Does anyone really believe that being detained and put into solitary confinement is a romantic gesture? Would any one of these critics give up seeing their loved ones in the name of a publicity stunt?
I don’t think so.
While my fellow panelists on Huffington Post Live accused the Dream 9 of coordinating this act of civil disobedience to shame President Obama, the panelists inadvertently created more shame; the spotlight is now on us – a divided people, workers toward the same goal, who cannot agree and thus, work on separate camps. It seems that the shame is really about us.
While this was not readily admitted on Huffington Post Live on July 31st, this underlying sentiment was felt in an apparent refusal to work together on what everyone on that panel desires: a bill that protects immigrants from a broken system that has separated families, detained people for lengths of time including placing some in solitary confinement, and deported close to 2 million people during the Obama administration. And these are just some of the consequences.
It seems that critics of the Dream 9 are now contributing to the creation of a nation of Dream Detainers and Deporters. We are now even killing deferred dreams.
Given the comments heard on the Huffington Post Live conversation regarding the Dream 9, my question still stands: Is there any room to build coalitions? Are people so against what these young people did (i.e. crossing over to Mexico to return back to the US) that they are willing to let them stay in those detention centers? How do we use this moment to create more momentum to push our Congress toward more humane policies concerning undocumented immigrants? If we cannot build coalitions and relationships among people who are supposedly working toward the same goal, how can we possibly expect to build relationships with conservative Democrats, Republicans, and others who do not want to sign that very bill, this comprehensive immigration reform bill, that my fellow panelists so desperately want us to focus on? We are truly divided, and only time will tell if we will be conquered.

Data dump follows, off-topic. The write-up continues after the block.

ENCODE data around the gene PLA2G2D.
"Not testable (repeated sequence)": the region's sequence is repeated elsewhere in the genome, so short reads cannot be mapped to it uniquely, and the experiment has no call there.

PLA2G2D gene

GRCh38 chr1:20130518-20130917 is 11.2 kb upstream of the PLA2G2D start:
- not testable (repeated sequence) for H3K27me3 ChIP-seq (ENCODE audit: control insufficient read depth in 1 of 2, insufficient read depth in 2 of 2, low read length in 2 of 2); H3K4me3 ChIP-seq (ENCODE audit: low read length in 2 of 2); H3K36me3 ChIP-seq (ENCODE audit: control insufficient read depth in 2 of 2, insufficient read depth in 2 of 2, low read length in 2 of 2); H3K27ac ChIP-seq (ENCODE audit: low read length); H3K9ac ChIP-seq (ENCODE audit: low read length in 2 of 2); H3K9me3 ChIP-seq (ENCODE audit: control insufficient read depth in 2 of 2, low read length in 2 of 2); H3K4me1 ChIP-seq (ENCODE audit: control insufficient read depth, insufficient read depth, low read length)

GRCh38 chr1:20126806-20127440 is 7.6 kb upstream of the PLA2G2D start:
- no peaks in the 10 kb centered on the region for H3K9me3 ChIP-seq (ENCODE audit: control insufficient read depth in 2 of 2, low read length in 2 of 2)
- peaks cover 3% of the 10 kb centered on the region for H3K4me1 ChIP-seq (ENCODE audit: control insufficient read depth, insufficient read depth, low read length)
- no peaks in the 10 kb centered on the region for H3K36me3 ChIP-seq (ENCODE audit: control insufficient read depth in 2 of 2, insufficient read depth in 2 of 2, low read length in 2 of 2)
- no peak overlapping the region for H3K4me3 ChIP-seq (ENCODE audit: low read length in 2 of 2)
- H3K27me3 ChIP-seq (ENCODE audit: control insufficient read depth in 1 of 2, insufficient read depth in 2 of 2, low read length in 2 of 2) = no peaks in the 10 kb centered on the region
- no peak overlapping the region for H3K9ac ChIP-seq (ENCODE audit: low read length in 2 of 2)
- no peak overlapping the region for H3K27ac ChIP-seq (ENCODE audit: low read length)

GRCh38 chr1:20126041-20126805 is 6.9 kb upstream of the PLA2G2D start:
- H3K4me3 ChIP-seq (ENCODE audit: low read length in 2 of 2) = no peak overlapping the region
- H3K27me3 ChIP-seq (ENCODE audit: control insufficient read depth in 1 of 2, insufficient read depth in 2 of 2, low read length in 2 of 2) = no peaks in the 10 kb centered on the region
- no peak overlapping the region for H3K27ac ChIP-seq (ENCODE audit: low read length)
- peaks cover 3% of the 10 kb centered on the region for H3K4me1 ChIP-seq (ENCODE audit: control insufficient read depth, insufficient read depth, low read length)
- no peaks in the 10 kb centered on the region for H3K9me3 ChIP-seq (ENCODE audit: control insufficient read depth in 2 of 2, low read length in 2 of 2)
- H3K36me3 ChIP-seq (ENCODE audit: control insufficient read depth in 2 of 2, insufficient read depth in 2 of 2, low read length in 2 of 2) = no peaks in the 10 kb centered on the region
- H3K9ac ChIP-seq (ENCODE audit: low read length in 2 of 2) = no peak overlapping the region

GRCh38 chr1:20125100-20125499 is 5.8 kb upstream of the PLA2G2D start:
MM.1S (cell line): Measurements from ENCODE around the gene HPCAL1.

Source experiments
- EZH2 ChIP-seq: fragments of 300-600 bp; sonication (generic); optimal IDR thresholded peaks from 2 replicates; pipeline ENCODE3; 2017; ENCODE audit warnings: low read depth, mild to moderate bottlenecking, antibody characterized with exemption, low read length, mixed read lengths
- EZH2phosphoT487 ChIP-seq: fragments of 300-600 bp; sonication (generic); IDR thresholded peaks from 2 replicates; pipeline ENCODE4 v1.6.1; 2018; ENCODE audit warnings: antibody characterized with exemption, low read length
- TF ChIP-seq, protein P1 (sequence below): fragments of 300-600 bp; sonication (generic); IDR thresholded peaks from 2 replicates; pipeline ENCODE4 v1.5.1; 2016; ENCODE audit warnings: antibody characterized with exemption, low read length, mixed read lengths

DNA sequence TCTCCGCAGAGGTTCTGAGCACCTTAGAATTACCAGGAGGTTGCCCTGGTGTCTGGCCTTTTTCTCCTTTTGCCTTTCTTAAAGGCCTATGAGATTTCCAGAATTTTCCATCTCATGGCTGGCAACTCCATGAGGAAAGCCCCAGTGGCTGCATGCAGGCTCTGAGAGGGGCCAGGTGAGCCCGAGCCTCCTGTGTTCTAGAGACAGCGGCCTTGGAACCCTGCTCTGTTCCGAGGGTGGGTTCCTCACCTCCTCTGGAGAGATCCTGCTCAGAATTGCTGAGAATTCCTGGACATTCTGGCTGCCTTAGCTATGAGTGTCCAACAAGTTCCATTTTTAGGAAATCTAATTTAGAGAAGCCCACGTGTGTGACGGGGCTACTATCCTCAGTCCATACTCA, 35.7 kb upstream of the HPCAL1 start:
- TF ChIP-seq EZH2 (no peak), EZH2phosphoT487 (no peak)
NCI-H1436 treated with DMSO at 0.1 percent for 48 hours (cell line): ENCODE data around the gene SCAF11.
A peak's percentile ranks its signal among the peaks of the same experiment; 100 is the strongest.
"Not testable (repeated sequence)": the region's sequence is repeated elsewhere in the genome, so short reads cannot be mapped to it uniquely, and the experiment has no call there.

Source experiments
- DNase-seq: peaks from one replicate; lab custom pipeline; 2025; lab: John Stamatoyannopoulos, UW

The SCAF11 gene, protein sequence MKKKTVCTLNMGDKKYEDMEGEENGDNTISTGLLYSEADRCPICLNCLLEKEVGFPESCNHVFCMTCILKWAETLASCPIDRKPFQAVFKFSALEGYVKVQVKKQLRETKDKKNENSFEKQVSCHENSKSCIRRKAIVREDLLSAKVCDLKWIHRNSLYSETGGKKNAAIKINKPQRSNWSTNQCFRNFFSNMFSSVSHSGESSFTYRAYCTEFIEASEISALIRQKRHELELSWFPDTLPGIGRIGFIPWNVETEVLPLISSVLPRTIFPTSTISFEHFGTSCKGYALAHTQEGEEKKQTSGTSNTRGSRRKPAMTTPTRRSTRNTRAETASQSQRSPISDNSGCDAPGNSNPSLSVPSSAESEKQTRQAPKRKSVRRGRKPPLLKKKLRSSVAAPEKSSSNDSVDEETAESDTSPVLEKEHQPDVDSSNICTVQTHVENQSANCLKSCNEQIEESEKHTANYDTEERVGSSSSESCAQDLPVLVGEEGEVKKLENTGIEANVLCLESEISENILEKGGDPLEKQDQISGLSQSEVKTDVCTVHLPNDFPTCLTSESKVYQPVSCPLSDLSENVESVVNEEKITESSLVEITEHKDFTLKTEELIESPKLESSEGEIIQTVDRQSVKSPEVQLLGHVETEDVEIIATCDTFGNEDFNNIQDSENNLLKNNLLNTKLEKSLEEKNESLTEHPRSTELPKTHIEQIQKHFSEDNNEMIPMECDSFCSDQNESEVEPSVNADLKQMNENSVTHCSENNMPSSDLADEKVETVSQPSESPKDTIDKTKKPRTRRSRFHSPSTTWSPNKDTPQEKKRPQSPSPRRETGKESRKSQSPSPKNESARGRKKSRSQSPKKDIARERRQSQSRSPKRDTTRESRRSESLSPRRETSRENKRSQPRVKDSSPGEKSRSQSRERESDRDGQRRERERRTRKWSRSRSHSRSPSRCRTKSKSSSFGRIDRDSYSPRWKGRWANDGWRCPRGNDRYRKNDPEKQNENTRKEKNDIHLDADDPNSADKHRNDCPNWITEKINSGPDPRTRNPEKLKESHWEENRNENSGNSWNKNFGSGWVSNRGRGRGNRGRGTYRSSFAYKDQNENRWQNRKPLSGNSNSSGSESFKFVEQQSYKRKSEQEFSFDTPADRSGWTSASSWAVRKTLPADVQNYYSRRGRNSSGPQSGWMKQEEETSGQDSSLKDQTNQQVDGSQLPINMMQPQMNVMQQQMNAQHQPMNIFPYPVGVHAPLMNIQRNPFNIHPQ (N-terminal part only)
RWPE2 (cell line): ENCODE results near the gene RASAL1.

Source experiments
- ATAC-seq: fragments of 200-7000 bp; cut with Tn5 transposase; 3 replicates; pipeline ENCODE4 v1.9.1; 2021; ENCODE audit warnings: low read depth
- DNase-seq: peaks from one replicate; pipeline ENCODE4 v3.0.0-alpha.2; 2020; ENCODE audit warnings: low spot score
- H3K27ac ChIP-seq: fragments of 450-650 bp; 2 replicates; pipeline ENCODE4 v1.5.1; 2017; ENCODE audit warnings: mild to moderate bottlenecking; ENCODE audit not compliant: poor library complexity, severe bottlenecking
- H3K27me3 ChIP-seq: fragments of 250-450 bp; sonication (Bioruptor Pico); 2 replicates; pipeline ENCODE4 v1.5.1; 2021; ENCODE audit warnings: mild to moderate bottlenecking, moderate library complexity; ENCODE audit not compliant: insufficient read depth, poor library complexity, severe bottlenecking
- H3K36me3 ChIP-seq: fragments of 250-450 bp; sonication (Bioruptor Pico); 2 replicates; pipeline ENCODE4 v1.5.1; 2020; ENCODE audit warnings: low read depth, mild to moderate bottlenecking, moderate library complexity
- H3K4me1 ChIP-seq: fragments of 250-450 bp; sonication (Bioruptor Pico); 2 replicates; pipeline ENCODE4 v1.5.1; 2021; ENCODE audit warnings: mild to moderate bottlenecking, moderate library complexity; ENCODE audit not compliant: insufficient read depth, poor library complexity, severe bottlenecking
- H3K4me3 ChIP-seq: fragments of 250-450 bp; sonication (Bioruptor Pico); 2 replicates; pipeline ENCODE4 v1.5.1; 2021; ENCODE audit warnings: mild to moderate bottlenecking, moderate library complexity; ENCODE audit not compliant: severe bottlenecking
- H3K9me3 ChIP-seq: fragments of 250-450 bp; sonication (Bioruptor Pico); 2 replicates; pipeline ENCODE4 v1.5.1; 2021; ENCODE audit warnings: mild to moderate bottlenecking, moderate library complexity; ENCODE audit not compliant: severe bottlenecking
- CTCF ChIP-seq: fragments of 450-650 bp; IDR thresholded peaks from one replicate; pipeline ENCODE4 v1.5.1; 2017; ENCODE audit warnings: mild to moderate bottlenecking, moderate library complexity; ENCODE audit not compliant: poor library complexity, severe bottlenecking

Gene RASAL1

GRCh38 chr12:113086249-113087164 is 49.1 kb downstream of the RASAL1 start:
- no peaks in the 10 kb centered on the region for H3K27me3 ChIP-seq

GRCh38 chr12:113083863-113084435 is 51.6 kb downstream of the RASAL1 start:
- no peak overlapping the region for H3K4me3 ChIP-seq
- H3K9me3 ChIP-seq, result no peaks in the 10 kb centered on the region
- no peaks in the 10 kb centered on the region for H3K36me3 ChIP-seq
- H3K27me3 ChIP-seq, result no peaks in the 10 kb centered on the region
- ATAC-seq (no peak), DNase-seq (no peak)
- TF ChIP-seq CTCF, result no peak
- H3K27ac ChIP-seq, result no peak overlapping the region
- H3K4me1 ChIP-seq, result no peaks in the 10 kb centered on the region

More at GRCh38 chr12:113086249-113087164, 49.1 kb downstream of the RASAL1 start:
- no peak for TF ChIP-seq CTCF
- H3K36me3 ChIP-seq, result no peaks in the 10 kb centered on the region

The Dream 9’s act of civil disobedience is not only shaming the President. It is also shaming divisive pro-immigrant groups and activists. More importantly, the courageous act of the Dream 9, is in fact, our national shame. The Dream 9 should have never felt propelled to do this in the first place. As a country, we have failed to protect them.
We can change this. We must collaborate. We must stop shaming the acts of the Dream 9 and work toward their freedom and the freedom of all 11 million undocumented immigrants in the U.S.